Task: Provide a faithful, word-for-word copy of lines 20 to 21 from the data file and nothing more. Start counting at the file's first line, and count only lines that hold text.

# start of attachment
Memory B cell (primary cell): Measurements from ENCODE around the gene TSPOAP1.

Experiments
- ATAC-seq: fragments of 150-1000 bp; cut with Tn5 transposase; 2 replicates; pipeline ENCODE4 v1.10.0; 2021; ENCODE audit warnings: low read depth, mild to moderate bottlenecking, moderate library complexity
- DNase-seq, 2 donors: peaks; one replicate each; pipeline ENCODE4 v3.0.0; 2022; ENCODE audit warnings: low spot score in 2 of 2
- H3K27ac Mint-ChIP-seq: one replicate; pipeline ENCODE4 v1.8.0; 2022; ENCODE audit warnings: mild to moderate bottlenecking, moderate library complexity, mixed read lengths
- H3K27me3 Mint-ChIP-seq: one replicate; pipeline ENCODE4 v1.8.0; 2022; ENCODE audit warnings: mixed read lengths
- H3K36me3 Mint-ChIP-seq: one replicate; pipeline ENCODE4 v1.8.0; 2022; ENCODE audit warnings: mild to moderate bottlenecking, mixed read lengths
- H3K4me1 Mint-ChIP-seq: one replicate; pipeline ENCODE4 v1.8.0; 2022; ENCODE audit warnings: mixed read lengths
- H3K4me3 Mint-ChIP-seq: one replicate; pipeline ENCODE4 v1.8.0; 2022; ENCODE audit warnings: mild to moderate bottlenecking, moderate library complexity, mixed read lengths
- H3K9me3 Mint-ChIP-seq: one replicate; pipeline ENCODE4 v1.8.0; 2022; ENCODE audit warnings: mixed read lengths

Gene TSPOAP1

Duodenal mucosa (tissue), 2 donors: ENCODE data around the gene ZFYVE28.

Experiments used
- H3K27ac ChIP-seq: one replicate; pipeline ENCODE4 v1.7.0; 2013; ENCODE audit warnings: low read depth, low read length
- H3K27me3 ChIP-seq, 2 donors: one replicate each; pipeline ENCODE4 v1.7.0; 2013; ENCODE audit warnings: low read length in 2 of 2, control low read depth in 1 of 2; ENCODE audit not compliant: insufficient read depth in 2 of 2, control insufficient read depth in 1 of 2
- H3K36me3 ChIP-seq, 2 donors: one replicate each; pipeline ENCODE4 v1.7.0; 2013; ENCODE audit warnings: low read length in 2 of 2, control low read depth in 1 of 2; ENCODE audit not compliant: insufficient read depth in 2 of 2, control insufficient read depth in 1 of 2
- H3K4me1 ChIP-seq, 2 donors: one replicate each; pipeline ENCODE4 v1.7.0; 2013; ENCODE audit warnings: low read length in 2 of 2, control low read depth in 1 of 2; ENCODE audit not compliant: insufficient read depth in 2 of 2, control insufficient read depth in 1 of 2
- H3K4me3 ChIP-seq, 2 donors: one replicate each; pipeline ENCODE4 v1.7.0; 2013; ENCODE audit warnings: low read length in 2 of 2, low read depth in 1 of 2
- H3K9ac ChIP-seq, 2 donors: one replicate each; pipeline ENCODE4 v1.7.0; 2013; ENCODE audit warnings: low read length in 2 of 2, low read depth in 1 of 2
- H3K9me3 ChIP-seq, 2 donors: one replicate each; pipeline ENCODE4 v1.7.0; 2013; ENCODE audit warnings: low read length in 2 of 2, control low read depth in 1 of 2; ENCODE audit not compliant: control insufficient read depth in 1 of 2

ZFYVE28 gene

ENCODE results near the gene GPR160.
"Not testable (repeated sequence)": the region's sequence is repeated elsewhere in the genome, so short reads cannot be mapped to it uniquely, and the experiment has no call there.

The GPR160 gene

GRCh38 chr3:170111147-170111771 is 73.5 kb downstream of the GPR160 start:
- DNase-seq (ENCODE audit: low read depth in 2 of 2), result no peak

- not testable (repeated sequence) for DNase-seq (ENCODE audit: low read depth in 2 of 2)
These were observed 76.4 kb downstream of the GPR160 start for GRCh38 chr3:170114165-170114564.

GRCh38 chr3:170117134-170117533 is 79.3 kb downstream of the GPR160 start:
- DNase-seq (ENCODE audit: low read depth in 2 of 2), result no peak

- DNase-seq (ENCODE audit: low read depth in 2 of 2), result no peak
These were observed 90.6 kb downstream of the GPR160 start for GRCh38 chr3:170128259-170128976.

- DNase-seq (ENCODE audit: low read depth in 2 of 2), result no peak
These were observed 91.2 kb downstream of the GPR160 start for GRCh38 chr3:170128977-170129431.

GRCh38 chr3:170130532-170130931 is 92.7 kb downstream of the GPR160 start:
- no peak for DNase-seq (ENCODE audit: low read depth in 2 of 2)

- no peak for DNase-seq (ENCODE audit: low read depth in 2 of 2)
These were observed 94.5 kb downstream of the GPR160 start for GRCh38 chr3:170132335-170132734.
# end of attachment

- H3K9me3 ChIP-seq, 2 donors: one replicate each; pipeline ENCODE4 v1.7.0; 2013; ENCODE audit warnings: low read length in 2 of 2, control low read depth in 1 of 2; ENCODE audit not compliant: control insufficient read depth in 1 of 2

ZFYVE28 gene